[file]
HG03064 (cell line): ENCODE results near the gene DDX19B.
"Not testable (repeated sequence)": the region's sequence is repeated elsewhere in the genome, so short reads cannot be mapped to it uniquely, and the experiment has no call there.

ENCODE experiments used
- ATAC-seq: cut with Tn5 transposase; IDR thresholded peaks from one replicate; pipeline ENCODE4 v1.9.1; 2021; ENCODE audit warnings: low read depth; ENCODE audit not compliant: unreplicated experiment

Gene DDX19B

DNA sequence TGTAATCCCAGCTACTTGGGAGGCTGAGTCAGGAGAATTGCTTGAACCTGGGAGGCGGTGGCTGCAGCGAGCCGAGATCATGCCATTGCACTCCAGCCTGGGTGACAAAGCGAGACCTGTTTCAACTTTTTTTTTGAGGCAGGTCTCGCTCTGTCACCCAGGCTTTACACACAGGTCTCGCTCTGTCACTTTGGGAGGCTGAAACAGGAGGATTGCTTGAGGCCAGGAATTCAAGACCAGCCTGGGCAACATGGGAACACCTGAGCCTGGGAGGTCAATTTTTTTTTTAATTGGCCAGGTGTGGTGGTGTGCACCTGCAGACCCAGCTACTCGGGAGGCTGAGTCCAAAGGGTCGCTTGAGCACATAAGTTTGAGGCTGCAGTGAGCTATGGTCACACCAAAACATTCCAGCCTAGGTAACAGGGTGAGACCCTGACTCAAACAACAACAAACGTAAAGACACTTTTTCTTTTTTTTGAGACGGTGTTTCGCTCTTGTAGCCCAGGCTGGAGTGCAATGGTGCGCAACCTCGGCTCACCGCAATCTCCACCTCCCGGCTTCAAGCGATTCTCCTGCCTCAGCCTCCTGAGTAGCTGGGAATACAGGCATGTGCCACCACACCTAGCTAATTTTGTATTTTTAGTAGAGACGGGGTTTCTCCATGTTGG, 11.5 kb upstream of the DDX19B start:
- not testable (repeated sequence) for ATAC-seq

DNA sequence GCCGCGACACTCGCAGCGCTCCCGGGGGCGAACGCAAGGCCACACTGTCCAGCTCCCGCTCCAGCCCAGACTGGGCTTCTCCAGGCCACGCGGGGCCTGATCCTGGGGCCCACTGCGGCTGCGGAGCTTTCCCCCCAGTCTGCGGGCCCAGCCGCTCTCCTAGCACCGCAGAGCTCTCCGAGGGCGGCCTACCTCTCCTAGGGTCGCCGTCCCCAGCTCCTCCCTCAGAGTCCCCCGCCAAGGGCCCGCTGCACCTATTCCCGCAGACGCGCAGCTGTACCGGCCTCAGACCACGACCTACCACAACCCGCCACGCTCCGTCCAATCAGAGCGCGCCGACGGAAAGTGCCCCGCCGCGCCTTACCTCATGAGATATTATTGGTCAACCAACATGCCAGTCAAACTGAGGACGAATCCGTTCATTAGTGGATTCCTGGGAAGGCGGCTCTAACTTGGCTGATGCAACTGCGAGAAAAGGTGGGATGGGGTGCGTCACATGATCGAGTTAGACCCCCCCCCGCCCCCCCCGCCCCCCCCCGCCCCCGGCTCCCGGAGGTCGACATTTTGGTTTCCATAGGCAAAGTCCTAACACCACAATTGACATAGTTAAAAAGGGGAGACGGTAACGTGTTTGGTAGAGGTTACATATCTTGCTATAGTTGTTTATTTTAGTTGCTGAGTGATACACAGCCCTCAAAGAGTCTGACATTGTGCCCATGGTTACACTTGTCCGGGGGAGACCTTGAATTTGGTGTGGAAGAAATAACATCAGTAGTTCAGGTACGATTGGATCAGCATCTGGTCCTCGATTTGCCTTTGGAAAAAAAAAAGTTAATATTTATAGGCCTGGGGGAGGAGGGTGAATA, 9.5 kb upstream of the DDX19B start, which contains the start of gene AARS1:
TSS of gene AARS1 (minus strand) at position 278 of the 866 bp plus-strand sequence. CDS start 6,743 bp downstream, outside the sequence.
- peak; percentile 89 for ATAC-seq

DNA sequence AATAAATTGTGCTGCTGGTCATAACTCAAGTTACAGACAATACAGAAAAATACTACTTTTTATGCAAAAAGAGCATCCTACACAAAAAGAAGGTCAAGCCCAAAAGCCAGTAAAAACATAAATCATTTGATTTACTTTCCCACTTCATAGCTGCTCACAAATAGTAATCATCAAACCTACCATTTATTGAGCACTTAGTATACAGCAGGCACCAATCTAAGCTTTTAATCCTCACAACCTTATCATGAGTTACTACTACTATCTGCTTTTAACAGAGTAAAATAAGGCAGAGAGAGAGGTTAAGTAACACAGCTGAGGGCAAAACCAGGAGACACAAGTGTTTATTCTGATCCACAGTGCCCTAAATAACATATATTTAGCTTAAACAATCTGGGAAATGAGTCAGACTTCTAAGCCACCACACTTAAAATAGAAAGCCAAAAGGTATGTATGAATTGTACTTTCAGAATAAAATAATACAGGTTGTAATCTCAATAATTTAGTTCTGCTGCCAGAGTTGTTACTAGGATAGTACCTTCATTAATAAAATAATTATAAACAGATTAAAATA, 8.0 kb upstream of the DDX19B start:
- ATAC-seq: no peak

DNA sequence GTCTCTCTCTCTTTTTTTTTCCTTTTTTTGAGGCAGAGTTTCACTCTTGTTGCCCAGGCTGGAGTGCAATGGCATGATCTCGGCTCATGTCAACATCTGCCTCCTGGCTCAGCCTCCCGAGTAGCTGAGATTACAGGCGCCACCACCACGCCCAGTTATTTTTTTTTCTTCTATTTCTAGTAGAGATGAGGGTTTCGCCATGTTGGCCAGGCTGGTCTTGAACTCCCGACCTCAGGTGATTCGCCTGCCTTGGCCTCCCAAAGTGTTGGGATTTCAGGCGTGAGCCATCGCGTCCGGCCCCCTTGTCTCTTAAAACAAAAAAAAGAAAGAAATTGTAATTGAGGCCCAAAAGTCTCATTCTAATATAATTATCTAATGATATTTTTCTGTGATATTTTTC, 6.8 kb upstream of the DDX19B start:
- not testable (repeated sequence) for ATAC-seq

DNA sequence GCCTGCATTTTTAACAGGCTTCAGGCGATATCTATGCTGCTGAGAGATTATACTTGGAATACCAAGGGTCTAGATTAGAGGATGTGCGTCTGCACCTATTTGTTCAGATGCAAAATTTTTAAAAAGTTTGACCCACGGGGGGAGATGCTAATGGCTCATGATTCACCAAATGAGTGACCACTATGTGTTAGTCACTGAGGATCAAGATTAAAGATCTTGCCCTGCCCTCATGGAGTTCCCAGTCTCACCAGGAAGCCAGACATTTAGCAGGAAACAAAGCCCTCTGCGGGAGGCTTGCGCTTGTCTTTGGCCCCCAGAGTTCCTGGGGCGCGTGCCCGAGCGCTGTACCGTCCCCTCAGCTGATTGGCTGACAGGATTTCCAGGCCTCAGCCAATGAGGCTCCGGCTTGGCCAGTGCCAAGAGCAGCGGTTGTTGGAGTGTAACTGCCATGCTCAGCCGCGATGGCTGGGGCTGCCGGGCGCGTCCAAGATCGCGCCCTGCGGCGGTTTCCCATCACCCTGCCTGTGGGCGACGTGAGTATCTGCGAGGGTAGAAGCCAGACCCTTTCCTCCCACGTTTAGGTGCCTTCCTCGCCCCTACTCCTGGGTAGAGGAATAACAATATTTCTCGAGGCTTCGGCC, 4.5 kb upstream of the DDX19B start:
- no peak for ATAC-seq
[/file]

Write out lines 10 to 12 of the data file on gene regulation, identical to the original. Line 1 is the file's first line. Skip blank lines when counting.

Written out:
- peak; percentile 89 for ATAC-seq

DNA sequence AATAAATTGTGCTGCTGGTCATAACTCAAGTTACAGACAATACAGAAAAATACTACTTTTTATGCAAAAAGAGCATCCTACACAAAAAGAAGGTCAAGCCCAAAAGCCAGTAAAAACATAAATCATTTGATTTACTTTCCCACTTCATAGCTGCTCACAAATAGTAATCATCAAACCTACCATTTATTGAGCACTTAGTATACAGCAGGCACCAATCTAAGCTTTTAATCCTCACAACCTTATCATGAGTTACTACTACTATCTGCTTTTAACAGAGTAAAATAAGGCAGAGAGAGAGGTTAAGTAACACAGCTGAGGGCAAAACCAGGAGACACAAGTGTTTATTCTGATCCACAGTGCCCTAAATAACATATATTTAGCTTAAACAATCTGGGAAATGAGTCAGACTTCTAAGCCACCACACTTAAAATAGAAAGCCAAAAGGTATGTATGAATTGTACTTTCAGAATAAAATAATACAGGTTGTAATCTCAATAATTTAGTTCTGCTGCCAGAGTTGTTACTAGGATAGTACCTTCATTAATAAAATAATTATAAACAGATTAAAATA, 8.0 kb upstream of the DDX19B start:
- ATAC-seq: no peak